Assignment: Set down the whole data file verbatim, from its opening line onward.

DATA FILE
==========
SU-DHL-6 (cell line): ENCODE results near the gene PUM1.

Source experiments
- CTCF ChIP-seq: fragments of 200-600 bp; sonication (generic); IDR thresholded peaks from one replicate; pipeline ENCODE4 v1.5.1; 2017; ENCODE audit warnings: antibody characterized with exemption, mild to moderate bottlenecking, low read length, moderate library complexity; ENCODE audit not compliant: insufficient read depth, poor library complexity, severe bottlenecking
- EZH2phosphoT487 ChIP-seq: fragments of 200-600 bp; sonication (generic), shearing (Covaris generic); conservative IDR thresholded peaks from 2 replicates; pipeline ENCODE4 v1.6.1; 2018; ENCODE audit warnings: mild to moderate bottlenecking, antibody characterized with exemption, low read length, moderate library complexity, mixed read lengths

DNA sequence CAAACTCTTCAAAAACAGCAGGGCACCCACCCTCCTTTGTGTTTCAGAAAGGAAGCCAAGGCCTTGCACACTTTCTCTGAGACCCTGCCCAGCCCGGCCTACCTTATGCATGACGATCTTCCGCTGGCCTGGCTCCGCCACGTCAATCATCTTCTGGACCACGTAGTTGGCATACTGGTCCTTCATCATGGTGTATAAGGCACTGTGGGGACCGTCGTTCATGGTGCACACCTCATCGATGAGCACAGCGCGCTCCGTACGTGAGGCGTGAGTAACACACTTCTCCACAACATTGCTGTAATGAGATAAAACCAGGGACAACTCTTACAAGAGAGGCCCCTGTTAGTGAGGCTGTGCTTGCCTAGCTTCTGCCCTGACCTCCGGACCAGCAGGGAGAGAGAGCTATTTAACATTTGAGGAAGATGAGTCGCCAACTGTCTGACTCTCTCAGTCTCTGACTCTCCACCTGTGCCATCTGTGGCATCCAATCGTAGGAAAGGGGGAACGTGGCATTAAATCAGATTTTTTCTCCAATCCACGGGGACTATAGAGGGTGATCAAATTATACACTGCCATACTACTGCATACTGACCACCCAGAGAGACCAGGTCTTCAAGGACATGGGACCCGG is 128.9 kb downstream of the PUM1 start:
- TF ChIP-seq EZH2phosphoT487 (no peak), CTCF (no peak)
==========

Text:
SU-DHL-6 (cell line): ENCODE results near the gene PUM1.

Source experiments
- CTCF ChIP-seq: fragments of 200-600 bp; sonication (generic); IDR thresholded peaks from one replicate; pipeline ENCODE4 v1.5.1; 2017; ENCODE audit warnings: antibody characterized with exemption, mild to moderate bottlenecking, low read length, moderate library complexity; ENCODE audit not compliant: insufficient read depth, poor library complexity, severe bottlenecking
- EZH2phosphoT487 ChIP-seq: fragments of 200-600 bp; sonication (generic), shearing (Covaris generic); conservative IDR thresholded peaks from 2 replicates; pipeline ENCODE4 v1.6.1; 2018; ENCODE audit warnings: mild to moderate bottlenecking, antibody characterized with exemption, low read length, moderate library complexity, mixed read lengths

DNA sequence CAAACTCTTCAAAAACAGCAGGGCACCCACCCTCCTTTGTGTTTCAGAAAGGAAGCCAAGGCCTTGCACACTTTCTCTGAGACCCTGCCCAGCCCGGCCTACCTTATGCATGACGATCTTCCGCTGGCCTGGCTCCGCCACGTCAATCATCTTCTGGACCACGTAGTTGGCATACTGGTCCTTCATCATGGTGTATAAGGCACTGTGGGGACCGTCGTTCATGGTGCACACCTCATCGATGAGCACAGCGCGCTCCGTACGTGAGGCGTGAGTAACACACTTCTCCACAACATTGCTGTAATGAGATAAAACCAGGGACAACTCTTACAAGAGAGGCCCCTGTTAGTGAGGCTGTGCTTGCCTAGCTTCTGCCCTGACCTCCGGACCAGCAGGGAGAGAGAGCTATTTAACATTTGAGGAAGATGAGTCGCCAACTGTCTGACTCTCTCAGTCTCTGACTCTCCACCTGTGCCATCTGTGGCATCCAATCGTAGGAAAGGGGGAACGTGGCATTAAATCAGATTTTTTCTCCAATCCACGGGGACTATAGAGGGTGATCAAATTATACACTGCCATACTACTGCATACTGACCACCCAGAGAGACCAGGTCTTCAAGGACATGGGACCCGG is 128.9 kb downstream of the PUM1 start:
- TF ChIP-seq EZH2phosphoT487 (no peak), CTCF (no peak)